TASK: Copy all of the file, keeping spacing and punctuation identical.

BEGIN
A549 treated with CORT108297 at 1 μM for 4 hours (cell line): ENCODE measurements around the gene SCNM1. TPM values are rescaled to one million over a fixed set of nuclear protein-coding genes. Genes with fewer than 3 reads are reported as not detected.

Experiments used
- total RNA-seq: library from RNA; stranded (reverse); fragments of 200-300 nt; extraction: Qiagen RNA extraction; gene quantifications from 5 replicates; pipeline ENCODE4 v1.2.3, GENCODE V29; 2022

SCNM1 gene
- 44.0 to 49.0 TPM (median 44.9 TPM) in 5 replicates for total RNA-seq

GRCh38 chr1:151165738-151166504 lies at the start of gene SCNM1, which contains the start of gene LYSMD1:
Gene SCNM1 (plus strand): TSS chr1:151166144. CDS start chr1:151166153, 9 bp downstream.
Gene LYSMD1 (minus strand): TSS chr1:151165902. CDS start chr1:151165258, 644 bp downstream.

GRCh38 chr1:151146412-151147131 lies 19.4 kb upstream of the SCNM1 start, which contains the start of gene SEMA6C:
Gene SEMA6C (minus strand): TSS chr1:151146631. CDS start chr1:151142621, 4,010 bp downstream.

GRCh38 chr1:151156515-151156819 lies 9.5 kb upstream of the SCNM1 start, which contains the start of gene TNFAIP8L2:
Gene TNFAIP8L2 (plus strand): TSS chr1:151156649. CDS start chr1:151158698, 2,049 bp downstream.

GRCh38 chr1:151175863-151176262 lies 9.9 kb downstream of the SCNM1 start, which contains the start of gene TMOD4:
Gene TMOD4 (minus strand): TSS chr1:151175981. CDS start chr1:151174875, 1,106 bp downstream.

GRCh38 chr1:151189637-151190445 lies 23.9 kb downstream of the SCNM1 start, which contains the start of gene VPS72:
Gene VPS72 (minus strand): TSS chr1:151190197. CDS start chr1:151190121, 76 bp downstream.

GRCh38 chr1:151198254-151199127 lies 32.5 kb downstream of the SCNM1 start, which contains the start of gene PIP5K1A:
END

A549 treated with CORT108297 at 1 μM for 4 hours (cell line): ENCODE measurements around the gene SCNM1. TPM values are rescaled to one million over a fixed set of nuclear protein-coding genes. Genes with fewer than 3 reads are reported as not detected.

Experiments used
- total RNA-seq: library from RNA; stranded (reverse); fragments of 200-300 nt; extraction: Qiagen RNA extraction; gene quantifications from 5 replicates; pipeline ENCODE4 v1.2.3, GENCODE V29; 2022

SCNM1 gene
- 44.0 to 49.0 TPM (median 44.9 TPM) in 5 replicates for total RNA-seq

GRCh38 chr1:151165738-151166504 lies at the start of gene SCNM1, which contains the start of gene LYSMD1:
Gene SCNM1 (plus strand): TSS chr1:151166144. CDS start chr1:151166153, 9 bp downstream.
Gene LYSMD1 (minus strand): TSS chr1:151165902. CDS start chr1:151165258, 644 bp downstream.

GRCh38 chr1:151146412-151147131 lies 19.4 kb upstream of the SCNM1 start, which contains the start of gene SEMA6C:
Gene SEMA6C (minus strand): TSS chr1:151146631. CDS start chr1:151142621, 4,010 bp downstream.

GRCh38 chr1:151156515-151156819 lies 9.5 kb upstream of the SCNM1 start, which contains the start of gene TNFAIP8L2:
Gene TNFAIP8L2 (plus strand): TSS chr1:151156649. CDS start chr1:151158698, 2,049 bp downstream.

GRCh38 chr1:151175863-151176262 lies 9.9 kb downstream of the SCNM1 start, which contains the start of gene TMOD4:
Gene TMOD4 (minus strand): TSS chr1:151175981. CDS start chr1:151174875, 1,106 bp downstream.

GRCh38 chr1:151189637-151190445 lies 23.9 kb downstream of the SCNM1 start, which contains the start of gene VPS72:
Gene VPS72 (minus strand): TSS chr1:151190197. CDS start chr1:151190121, 76 bp downstream.

GRCh38 chr1:151198254-151199127 lies 32.5 kb downstream of the SCNM1 start, which contains the start of gene PIP5K1A: